Activist fund Barington Capital's Jim Mitarotonda stepped up his insurgency campaign and director-election proxy fight at Chico's FAS (CHS - Get Report) on Thursday by issuing a 10-page letter urging the woman's clothing retailer's board to grow its Soma brand by opening up "two to three hundred" intimate apparel stores over the next five years making the division an eventual spin-off opportunity.
The letter comes after Barington last month launched a proxy contest to elect two dissident directors onto Chico's nine-person board as part of an effort to shake things up at the retailer's July 21 annual meeting. Last month, Mitarotonda raised some general concerns with Chico's "substantial corporate overhead" and its advertising costs but didn't provide much detail about its concerns. Thursday's letter made a variety of more detailed demands, including one to have Chico's decentralize its corporate headquarters, giving each of its three brands, Chico's, Soma and White House Black Market, more autonomy in a move that would reduce the company's selling, general and administrative costs. The fund wants SG&A cut by $100 million.
In addition, Barington said it wants Chico's to expand its Soma intimate apparel and sleepwear for mature women brand to compete with department stores and Victoria's Secret by opening up an additional "two to three hundred" stores over the next five years. Mitarotonda (pictured) believes that it has the potential to become a "billon dollar business" and a spin-off opportunity down the road.
A settlement appears unlikely with next month's contest fast approaching. According to people familiar with the situation, Chico's has hired Goldman Sachs' (GS - Get Report) activist defense team to assist it in responding to Barington's campaign.
And according to Factset, Barington has a long history of activist campaigns and proxy fights - launching 44 campaigns at 37 companies since 1997. Of those, 22 included proxy fights, many of which were settled or resulted in Barington candidates elected. For example, last year, The Children's Place settled a contest by installing one Barington candidate and agreeing to bring in one mutually agreed upon candidates. Also last year, Barington succeeded at electing their two-person dissident slate at The Eastern Co. in a contest that went the distance in May, 2015. However, in March, Avon Products (AVP - Get Report) settled with Barington as part of a deal that allowed the activist fund to work with the beauty products company to identify one independent director to its board, a blow to Barington's efforts to oust the company's CEO.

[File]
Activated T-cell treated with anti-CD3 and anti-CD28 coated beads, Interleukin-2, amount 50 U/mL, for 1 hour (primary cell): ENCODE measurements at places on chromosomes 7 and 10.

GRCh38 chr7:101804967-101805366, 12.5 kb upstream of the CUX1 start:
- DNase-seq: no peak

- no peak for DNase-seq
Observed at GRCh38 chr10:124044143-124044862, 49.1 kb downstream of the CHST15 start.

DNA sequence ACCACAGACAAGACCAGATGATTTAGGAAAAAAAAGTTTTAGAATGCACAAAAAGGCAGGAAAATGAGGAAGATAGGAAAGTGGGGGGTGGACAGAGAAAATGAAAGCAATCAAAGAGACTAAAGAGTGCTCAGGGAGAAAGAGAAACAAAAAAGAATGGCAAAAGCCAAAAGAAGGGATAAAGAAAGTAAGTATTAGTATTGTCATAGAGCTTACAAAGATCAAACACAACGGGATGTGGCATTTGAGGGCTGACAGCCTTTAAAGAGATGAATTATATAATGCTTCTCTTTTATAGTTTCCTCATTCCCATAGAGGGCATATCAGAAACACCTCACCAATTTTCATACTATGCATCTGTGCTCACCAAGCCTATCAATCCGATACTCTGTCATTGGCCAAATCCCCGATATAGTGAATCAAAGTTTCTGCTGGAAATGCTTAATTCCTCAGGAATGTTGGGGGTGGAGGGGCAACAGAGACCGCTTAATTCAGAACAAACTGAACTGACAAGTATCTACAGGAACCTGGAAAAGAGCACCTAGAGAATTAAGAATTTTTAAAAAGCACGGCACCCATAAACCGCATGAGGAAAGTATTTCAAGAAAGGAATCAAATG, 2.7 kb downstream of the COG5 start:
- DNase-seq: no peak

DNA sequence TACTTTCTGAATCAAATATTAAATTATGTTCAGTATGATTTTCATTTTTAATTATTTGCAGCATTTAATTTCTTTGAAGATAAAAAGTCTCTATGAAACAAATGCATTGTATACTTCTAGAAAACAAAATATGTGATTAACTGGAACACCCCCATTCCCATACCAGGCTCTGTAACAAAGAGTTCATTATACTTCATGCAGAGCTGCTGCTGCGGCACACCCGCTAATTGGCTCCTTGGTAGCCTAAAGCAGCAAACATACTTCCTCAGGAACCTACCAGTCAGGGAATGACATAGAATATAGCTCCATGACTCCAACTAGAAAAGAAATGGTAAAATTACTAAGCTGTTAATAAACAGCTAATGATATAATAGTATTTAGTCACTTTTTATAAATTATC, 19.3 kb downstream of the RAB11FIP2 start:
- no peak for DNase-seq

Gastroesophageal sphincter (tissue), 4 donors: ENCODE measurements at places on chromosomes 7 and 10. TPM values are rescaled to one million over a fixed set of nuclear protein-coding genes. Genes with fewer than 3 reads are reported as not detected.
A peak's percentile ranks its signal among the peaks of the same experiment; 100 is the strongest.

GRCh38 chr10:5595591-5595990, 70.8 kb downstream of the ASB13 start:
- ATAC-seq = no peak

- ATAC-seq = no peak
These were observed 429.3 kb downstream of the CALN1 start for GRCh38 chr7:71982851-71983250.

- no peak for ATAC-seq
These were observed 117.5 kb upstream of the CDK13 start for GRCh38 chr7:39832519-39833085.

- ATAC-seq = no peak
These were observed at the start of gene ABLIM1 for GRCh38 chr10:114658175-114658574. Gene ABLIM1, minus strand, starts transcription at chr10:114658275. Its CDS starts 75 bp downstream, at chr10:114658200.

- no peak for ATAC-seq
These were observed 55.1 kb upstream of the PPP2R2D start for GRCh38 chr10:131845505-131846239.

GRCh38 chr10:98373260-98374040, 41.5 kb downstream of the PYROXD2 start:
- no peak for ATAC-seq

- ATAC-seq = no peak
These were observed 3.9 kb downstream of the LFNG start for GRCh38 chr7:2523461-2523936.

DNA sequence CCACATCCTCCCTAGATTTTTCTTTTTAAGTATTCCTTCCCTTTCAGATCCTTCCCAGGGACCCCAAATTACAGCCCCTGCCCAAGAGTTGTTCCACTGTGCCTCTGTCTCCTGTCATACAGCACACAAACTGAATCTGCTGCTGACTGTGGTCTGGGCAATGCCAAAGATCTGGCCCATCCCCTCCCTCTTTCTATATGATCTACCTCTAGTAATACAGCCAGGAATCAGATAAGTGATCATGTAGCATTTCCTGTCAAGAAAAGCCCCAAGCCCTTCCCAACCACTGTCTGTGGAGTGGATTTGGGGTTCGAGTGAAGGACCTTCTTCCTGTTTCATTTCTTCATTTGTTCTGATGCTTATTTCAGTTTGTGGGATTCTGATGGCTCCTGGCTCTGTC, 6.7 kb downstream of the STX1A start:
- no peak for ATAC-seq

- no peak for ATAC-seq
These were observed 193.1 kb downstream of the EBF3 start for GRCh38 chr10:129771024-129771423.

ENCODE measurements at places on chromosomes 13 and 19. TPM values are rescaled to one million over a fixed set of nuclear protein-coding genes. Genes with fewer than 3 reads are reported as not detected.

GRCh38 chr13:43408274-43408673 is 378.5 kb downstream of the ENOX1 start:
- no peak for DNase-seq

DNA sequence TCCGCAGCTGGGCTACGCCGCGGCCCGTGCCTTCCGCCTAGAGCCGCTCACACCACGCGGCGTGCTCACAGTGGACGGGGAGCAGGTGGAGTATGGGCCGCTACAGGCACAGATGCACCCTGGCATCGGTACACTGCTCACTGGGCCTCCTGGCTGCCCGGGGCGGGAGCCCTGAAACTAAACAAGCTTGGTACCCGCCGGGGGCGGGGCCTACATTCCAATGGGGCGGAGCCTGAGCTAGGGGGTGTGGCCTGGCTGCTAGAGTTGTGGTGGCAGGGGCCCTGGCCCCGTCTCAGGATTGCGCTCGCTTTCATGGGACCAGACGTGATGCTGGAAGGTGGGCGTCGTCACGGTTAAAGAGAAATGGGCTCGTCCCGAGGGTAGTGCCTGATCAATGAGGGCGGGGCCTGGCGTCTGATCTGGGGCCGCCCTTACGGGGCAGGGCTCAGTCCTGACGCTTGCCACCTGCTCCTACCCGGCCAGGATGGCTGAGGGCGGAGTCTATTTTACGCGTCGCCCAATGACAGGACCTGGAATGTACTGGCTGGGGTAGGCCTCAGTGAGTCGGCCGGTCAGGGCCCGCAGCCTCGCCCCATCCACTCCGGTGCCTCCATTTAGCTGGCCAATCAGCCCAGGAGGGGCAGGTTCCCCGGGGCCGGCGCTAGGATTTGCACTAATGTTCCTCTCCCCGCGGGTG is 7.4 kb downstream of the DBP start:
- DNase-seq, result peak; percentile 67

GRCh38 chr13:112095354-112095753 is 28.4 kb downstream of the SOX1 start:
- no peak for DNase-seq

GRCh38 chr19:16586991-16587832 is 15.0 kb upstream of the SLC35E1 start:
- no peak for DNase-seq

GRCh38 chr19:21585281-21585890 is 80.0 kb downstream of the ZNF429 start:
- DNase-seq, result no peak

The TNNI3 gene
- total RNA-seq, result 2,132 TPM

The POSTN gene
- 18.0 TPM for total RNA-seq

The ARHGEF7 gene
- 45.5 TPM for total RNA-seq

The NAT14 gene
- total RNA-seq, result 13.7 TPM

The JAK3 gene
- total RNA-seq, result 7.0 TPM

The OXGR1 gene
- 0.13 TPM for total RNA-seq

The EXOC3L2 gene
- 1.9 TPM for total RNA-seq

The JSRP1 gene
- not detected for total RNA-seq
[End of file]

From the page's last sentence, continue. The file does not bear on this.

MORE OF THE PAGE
In addition, Chico's last month reported weaker-than-expected 2016 first quarter results, which drove the retailer's shares down. The results, discussed in Barington's letter, will likely bolster Mitarotonda's ability to convince institutional investors to back his effort to install dissident director candidates.
Chico's responded to Barington's campaign on May 24 by shuffling its board, replacing two directors, and bringing in Bonnie Brooks, a vice chairman of Hudson Bay, the operator of Saks Fifth Avenue and Lord and Taylor department stores. In addition, Chico's said it was installing former Walmart (WMT - Get Report) US CEO Bill Simon.
In addition, the retailer said the new directors were brought on in a process that also reviewed five nominees suggested by Barington in a process that began in February. And Chico's also sought to sell investors on a variety of actions it has underway to improve shareholder value, including a move to divest non-core brands. The company sold women's clothing retailer Boston Proper to Brentwood Associates last year.
On Thursday, Barington praised Chico's for removing two of its directors, including David Dyer, a former CEO of the company from its board, arguing that an ex-chief executive on a corporate board "undermines his or her successor's ability to lead and pursue a new strategy."
However, Mitarotonda also took issue with Chico's move to appoint Brooks as a director, noting that the Hudson's Bay Company owns Saks Fifth Avenue and Lord and Taylor, which both compete with Chico's. "It appears to us that her service as a director would create a conflict of interest..." said Mitarotonda in the letter.
Charles Elson, chief of the University of Delaware's Center for Corporate Governance, said in an interview Thursday that a director of a company who is an officer of a major competitor raises issues. "If you are involved with a company that competes it puts you in a bad position because you have conflicted loyalties," he said.
Barington may get some help from another activist fund, Blue Harbour Group's Clifton Robbins, which reported cutting its stake to below 5% in March. However, a May 16 securities filing reports that Blue Harbour reported still owning 4.1 million Chico's shares.